*** DEBUG START ***
*** DEBUG END ***

Parish system strained to breaking point, review group tells Wales

20 July 2012

"RADICAL change" is required, the Archbishop of Wales, Dr Barry Morgan, said on Friday, after the publication of a wide-ranging review of the Church in Wales.

The review, commissioned a year ago, was chaired by the former Bishop of Oxford, Lord Harries. He was assisted by Professor Charles Handy, a former professor at the London Business School; and Professor Patricia Peattie, a former chairwoman of the Episcopal Church of Scotland's standing committee.

The review team consulted widely: it held meetings in all six Welsh dioceses, which, together, were attended by more than 1000 people. It received written submissions; and it held meetings with senior clergy, bishops' advisers, ordinands, and staff from St Michael's College, Cardiff. It also met a delegation of young people.

The report's recommendations include: replacing parishes with much larger "ministry areas" served by a team of clergy and laypeople; using church buildings for multiple purposes; training laypeople to take more leadship roles; and increasing the range of worship, in order to "resonate with those unfamiliar with church culture".

Dr Morgan said that many "internal reports" had already been conducted about the state of the Church in Wales, but, "because they come from inside, the Church has taken them seriously but refused to act on them". The three people who conducted the review come from outside the Church, "with no axe to grind, no vested interest". The review's authors are "only reflecting back what they've heard", he said.

Dr Morgan said that "it is up to the Church to act" on the report's recommendations. Lord Harries will speak to the Church in Wales's Governing Body in September, and be questioned about the report.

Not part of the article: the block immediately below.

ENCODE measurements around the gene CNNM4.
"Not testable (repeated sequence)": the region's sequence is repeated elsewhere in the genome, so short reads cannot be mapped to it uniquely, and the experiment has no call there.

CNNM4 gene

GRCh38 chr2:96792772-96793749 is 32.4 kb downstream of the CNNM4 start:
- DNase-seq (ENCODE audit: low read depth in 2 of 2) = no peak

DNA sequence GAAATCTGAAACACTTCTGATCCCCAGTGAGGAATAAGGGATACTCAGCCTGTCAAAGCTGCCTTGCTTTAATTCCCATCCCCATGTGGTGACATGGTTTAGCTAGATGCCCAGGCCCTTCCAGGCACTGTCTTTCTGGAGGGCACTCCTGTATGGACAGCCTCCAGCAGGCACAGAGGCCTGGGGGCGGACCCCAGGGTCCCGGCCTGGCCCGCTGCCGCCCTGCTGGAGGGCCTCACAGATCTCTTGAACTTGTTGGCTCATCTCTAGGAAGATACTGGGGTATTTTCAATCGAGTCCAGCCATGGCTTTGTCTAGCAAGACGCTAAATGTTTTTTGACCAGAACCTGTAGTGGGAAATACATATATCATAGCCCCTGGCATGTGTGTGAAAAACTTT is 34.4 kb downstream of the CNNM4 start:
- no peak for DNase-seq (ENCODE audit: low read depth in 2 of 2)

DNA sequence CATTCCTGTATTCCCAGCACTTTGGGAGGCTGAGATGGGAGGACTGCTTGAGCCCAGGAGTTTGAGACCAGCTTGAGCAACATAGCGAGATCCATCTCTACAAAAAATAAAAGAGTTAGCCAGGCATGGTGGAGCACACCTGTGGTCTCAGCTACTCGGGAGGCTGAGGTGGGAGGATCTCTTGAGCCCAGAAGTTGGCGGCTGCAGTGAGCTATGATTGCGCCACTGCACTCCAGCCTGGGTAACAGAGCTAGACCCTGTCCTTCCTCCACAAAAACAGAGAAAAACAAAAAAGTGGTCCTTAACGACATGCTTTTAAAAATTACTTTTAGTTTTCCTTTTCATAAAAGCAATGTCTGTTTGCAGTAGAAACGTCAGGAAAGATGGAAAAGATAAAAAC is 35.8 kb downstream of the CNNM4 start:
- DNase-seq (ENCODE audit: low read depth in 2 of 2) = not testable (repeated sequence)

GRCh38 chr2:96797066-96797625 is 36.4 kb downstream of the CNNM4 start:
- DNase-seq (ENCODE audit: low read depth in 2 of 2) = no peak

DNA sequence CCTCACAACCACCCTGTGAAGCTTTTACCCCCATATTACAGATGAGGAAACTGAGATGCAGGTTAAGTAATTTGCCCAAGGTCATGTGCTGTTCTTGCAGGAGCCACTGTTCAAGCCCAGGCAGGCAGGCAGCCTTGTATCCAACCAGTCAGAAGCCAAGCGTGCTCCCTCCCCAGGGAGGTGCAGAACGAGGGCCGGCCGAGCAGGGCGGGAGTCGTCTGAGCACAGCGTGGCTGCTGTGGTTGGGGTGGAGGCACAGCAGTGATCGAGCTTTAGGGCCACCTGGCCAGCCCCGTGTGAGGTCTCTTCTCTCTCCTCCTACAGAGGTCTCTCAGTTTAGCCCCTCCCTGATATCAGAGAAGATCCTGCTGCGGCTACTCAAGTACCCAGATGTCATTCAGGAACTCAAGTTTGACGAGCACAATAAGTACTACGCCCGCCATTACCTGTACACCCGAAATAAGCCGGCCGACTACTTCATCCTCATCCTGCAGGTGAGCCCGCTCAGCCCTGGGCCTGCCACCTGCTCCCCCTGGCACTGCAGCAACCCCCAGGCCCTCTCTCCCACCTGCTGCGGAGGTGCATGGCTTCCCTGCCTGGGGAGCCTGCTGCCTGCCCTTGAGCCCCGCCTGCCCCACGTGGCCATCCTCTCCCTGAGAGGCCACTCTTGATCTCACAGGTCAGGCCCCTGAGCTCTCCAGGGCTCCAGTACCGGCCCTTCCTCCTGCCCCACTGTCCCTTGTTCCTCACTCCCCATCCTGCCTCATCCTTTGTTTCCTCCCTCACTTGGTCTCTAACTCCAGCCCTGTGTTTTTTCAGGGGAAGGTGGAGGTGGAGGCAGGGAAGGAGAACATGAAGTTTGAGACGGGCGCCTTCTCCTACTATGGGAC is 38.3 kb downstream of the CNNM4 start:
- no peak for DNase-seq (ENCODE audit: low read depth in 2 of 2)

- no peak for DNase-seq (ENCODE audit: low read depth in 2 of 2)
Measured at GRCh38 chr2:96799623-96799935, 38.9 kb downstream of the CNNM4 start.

There are no plans yet, however, to vote on whether to implement its recommendations. But Dr Morgan said: "I sense our Governing Body has reached a point where it knows that things can't stay as they are."

The reasons for a review, listed in the report, include "the expected retirement of large numbers of clergy in the next few years, the shortage of ordinands, the joining of more parishes than can be adequately ministered to by a single priest, declining church membership, and the almost total distance of young people in Wales from the Church".

The report continues: "One overwhelming impression we have received is that the Church in Wales continues to have the structure and organisation appropriate to an established Church 100 years or so ago, but which is now stretched beyond what it can or should properly bear now."

The review team argues that the parish system, "with a single priest serving a small community is no longer sustainable. . . A change of perspective is needed: from parish to a much larger area, and from a single priest, to a team with different gifts."

The report proposes replacing parishes with larger "Ministry Areas", led by a "leadership team containing laypeople as well as clergy". Each Ministry Area might contain "25 congregations or churches", each of which should have "a designated leader and ministry team".

To address the serious shortage of young people in the Church - in 2010, just 5067 people under the age of 18 attended services on a Sunday - "there should be one trained worker appointed in each leadership team with a particular ministry to reach out to young people."

Also, in each Ministry Area there should be at least one service a week "in which the form and style of worship is such as will resonate with those unfamiliar with Church culture".

The congregations in each Ministry Area, should be self-sustaining, "responsible for raising enough money at least to cover the full costs of its own ministry team, and an appropriate proportion of diocesan costs".

Dr Morgan said: "We need to give the laity more confidence that this is their Church. They are the majority. Let's think a bit bigger; let's not be so parochially minded."

Church Times: about us

Welcome to the Church Times

​To explore the Church Times website fully, please sign in or subscribe.

Non-subscribers can read four articles for free each month. (You will need to register.)